In 1934, sixteen-year-old Mary was a regular at the O’Henry Ballroom, which still stands today (although it is now the Willow-brook). She got into an argument with her boyfriend on the dance floor, and left the ballroom. She was walking home along Archer Avenue, and right about the time she was passing Resurrection Cemetery, a car swerved out of control, and struck and killed her. Her family was heartbroken and had her buried in the cemetery she lost her life in front of, still in her dancing gown and shoes. And that is how this story ends. Until five years later, at least….
It was now 1939, and Jerry Palus was yet another regular at the O’Henry. He spotted a beautiful blonde girl across the room, and asked her to dance. They danced the entire night, with the young lady barely uttering a word. He offered her a ride home when the night was through, and she accepted. When they were passing Resurrection Cemetery, she quickly told him to stop and let her out there, instead of taking her to the address she had given him. She disappeared at the gates.
The next night, Jerry went to the address that was supposed to be her final destination. The woman said there was no girl that lived there, and he was mistaken. He spotted a picture on the mantlepiece of the young lady he had danced with the entire night. The woman explained that she was her daughter, and that she had been dead for five years.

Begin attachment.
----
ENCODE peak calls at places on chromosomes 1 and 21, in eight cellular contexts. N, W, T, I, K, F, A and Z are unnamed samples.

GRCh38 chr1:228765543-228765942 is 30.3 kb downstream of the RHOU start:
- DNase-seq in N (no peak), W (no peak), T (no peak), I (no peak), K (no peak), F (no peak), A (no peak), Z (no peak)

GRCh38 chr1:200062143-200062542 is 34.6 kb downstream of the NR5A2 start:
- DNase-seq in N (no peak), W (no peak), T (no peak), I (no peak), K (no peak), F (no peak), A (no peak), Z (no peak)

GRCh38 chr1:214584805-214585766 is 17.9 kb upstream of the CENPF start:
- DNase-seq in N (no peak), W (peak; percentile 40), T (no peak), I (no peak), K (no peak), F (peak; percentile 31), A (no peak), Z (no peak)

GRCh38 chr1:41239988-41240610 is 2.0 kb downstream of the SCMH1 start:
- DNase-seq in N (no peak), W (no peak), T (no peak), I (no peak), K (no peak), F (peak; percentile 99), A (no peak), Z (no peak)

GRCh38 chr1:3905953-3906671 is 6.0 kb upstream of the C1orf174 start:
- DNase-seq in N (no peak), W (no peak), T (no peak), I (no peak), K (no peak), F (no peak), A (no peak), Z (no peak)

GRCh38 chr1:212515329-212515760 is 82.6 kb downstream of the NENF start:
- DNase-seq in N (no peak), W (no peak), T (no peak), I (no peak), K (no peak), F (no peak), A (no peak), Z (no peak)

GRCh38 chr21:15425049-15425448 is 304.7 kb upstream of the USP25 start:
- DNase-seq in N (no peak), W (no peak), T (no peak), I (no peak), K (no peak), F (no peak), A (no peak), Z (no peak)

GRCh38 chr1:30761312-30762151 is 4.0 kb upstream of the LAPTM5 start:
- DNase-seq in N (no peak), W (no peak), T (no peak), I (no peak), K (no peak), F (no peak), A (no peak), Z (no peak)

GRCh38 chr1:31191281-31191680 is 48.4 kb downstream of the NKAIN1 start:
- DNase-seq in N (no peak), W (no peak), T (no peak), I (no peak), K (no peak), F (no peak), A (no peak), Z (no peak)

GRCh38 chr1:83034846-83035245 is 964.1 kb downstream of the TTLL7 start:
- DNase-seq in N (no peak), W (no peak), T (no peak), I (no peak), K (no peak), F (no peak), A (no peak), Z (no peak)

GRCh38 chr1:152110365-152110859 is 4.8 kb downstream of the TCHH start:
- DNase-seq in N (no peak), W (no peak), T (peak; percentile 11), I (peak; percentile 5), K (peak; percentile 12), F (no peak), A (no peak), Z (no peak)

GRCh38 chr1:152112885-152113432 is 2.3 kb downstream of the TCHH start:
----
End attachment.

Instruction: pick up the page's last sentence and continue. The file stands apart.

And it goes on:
To this day, people see the girl walking along the road. They give her rides, only for her to disappear from the vehicle. Some say they have danced with her, others claim to have even kissed her. On one memorable event, in 1977, somebody even claims to have seen a girl behind the cemetery gate, grasping the bars in what can only be described as a death grip, and screaming in pure terror. The man who witnessed this traveled to a police station. When the authorities arrived, there was no sign of anybody. But the two metal bars she had appeared to be gripping were bent and twisted, with what seemed to be finger marks embedded in them. The bars were removed, and it was determined that such distortion could only be achieved through extreme heat and pressure. They eventually reformed and replaced the bars, but they consistently revert back to the charred and mangled state.